Tues/Thurs 7:45 - 11 am
Mon/Wed/Fri 7:45 - 11 am
I teach Junior High Social Studies and am a 6th Grade homeroom teacher. I have been teaching at SJS since 2015 and have 25 years of teaching experience overall – all in Catholic Middle Schools. I use technology to develop higher thinking skills in my students and have a good rapport with students at this age, which keeps me coming back for more! I served as a member of the Chicago Archdiocese team developing new Social Studies thematic units.
I am married and have a son in high school.
The thing I like most about SJS is the commitment to excellence with an emphasis on our faith, as shown through countless actions and daily small things by everyone associated with our school.
I like teaching Middle School because it is when the students are reaching a mature-enough age to begin approaching a deeper level of thinking about topics in both social studies and religion, yet they are also young enough to “shape minds” in a way that becomes more difficult once they are in high school.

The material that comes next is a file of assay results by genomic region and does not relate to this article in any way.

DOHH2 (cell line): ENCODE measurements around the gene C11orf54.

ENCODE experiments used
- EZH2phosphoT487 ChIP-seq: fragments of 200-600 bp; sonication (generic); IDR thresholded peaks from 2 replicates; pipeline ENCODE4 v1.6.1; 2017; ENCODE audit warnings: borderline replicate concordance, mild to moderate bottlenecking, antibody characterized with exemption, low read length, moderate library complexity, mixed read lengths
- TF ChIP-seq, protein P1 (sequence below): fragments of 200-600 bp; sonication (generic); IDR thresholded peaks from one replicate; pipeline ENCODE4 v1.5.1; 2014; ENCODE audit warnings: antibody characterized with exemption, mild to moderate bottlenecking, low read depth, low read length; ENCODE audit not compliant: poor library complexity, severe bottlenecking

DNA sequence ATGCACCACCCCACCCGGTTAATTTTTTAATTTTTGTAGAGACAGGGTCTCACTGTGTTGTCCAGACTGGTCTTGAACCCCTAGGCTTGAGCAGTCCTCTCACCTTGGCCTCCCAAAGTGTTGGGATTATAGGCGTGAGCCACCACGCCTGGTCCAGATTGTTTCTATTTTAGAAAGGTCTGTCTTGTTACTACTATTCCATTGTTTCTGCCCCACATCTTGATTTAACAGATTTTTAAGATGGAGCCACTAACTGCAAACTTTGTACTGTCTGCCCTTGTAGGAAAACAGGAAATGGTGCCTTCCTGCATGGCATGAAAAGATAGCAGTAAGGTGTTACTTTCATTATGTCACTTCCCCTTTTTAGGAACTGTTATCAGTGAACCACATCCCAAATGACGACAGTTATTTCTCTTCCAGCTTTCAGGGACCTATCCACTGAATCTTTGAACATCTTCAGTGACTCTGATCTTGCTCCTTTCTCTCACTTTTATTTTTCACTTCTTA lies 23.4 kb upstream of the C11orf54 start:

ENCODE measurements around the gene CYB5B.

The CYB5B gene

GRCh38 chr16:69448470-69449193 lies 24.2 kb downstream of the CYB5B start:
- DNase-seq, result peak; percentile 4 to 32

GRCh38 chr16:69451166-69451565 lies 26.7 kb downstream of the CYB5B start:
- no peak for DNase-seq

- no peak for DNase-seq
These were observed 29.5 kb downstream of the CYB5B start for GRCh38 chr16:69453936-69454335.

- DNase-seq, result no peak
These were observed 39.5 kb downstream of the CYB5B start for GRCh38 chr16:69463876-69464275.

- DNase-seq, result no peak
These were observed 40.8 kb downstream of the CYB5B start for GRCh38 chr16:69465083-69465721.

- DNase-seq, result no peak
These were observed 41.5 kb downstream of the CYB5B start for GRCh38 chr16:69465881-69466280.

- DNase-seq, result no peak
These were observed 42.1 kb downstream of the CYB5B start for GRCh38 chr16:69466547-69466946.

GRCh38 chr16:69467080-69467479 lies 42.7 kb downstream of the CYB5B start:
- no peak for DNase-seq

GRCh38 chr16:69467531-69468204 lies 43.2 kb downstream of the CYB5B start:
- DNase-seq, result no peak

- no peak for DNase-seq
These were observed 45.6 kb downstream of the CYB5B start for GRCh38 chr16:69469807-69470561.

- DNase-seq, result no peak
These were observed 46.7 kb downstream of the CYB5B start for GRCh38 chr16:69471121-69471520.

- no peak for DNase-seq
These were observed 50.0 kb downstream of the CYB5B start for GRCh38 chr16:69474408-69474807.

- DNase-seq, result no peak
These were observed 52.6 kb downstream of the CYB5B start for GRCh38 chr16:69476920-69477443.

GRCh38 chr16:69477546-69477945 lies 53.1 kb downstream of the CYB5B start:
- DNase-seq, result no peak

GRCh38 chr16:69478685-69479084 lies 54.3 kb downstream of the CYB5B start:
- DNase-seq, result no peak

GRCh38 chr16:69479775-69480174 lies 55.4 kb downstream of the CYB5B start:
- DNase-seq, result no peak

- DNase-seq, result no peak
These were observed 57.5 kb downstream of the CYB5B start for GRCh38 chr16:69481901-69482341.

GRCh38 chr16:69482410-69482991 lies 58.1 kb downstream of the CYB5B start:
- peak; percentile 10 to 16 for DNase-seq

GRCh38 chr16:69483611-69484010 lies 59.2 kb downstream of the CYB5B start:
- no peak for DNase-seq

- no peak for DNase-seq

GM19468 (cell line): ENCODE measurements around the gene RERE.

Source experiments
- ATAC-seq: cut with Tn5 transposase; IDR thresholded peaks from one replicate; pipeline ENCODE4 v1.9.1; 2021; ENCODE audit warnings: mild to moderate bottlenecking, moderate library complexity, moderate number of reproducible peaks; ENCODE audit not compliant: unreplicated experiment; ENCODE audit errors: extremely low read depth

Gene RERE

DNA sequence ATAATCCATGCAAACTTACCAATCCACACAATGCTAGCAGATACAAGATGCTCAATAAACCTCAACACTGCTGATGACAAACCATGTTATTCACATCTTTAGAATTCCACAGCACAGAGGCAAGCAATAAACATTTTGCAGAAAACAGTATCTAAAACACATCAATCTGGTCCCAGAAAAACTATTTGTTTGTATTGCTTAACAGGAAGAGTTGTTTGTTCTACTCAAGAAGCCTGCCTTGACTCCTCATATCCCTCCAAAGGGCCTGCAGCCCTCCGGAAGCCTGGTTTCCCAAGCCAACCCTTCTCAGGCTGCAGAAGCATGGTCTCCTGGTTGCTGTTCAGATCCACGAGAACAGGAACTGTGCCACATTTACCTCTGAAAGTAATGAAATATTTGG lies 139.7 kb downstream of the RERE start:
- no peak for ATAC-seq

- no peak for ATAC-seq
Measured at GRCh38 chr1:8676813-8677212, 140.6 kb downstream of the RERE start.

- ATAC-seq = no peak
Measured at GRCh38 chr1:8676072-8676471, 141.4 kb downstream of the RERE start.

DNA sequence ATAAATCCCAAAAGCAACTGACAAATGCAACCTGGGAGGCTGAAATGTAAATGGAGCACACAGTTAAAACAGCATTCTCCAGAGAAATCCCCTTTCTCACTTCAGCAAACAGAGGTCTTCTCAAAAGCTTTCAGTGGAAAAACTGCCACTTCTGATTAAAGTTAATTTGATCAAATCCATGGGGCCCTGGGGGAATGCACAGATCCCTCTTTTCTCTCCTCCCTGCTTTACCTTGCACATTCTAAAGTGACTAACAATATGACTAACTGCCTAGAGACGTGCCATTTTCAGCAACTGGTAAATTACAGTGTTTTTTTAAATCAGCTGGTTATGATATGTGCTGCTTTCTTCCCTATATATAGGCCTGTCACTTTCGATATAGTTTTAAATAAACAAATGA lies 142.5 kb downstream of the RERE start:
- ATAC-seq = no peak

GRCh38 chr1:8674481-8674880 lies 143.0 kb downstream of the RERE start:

My advice to incoming 6th graders: Be confident. It may sound scary, with more teachers, and it may sound like you will have more work to do, but everyone is planning for helping you grow at a pace you can handle.
My #1 tip for Middle Schoolers: Be proactive. Procrastination is your #1 enemy. Begin studying early; don’t wait until a day or two before a test. If you balance your time well, you will be able to get all of your homework and studying done on time, with far less stress, and still have time to do the things you like to do outside of school. Book times for yourself to get things done. Hold yourself accountable for what you need to do. Plan ahead. Ask questions. All of these are part of being proactive.
My favorites: I don’t know that I have a favorite book or movie. The topic is too wide. My favorite food is Cepelinai (also called Zeppelins), a Lithuanian dish that looks like a potato ball stuffed with pork, and a kind of bacon gravy on top. For vacations, I generally like to always try somewhere new, rarely visiting the same place twice. The exception would be local one-night getaways in Michigan or Wisconsin. For destination trips, I have always wanted to say I’ve been to all 50 U.S. states; I’m 98% there, and hope to one day complete it by visiting Alaska. Every trip, though, had more than one thing to be grateful for, so it is hard to say that one is a favorite spot. Maybe I could say that I have nothing to recommend seeing in Oklahoma or Kansas.